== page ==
I am sitting in my studio making work for an upcoming show and I find out that Trevor Nickolls has died.
I thought I’d just say a few words about what Trevor Nickolls means to us.
There are artists who work hard and innovate; they persist and endure. And there are artists who give themselves permission to strike out on their own and make a space where there was none before.
For Blackfellas like me, the work of Trevor Nickolls, in the 1970s and ‘80s was a visual language that gave voice to the confusion and complexity around the identity politics of the times. As a visual artist, he gave voice to our frustration and anger at our powerlessness and our invisibility like no artist before had.
He had arrived on the scene at a good time. As happens sometimes, when as artists, as a people, we really need someone to point us in the right direction, a direction of substance, Trevor Nickolls turned up, brush in hand. On the back of the Civil Rights era in Australia and in an era of much political change for Blackfellas his ‘Dreamtime-to-Machinetime’ works were like nothing any of us had seen before. And Nickolls is rightly known and remembered for these paintings more than anything else in his canon. In 2010 I saw Nickolls’ survey show at the Samstag Museum in Adelaide and was lucky enough to catch it again in Woolongong. It all seems familiar now.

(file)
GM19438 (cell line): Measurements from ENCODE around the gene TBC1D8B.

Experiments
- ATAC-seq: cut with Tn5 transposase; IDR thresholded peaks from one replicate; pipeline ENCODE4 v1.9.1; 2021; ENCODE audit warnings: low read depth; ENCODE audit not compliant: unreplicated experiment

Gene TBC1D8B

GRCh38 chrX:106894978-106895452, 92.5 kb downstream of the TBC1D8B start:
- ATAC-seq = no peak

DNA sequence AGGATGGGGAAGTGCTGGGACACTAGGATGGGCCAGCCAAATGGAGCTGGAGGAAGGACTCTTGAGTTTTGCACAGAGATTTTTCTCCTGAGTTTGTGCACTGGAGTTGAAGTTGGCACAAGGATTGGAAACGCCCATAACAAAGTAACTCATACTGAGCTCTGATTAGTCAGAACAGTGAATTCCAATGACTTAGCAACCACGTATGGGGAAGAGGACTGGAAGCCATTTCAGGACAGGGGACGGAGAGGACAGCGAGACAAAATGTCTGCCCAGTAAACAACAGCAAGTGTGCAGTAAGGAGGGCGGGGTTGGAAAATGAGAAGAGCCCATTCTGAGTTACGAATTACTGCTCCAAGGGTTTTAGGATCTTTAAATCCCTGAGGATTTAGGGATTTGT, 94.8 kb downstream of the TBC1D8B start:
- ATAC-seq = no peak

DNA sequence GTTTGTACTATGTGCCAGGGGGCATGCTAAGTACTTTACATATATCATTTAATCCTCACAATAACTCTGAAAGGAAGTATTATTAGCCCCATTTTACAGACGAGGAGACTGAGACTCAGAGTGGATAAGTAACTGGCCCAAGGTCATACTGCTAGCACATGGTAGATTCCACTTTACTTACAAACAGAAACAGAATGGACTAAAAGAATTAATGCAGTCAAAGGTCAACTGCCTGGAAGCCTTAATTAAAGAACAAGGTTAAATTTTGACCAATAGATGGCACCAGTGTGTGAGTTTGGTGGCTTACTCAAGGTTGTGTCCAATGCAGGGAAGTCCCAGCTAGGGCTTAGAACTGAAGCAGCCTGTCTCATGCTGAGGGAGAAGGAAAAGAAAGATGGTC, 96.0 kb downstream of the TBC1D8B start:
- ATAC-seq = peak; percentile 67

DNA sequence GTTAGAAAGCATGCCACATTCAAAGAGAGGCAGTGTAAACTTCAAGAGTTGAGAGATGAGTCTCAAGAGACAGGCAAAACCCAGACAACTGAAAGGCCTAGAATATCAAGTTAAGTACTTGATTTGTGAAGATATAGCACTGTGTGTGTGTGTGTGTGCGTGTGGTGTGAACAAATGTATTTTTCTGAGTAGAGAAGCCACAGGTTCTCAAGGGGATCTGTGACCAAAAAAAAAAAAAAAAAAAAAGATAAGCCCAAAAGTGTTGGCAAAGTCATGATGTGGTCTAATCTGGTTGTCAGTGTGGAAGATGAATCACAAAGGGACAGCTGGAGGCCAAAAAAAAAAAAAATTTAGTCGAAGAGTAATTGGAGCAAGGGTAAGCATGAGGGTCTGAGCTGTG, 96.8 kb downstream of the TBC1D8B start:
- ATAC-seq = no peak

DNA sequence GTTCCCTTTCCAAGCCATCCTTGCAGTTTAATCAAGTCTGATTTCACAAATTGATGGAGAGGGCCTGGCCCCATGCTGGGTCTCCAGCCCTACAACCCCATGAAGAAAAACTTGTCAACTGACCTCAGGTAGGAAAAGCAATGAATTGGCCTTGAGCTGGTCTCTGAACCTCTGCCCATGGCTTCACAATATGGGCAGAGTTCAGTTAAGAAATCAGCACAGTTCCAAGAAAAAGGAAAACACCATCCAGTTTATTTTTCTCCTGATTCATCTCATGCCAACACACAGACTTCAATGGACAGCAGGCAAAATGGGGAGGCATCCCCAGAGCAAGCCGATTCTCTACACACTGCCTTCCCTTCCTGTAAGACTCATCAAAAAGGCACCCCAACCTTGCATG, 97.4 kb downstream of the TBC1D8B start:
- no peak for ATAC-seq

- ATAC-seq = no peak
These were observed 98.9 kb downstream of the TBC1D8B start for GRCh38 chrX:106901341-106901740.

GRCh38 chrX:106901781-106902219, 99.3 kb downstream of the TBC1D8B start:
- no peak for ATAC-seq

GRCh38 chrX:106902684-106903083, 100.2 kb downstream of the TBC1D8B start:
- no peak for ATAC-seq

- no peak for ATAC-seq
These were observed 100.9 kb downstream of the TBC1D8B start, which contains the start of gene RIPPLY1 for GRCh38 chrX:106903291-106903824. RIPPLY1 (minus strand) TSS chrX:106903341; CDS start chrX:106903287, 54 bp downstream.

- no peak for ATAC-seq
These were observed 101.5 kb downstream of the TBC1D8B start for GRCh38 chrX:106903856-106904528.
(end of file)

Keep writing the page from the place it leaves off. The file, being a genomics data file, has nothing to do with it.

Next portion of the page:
As a young fella in the 1980s, my first seeing the work of Trevor Nickolls left me knowing that there was more to Aboriginal art than what I was seeing in the fabric prints, and knick-knacks and t-shirts that tourists paraded about in Cairns. In Nickolls’ work I found potential, potential for art, potential for Blackfellas. And I felt encouraged too. I still had to find a way to achieving the kind of permission Nickolls somehow allowed himself. But I knew I would go looking for it. Certainly, in the late-1980s/early-1990s, post-‘Bicentenial’, I came to admire the work of Fiona Foley, Tracey Moffatt, Gordon Bennett, Gordon Hookey and Richard Bell, and many more since, all contributing to, and shaping the space that Nickolls opened up for us.
In 2012 we are still grappling with identity and art. It is a healthy dialogue I think. And Nickolls is as much a part of that discourse as he ever was. I think back to when I first moved to Brisbane in the early 1990s and people began talking more and more about this thing called ‘Urban’ Aboriginal art. Trevor Nickolls was before all that.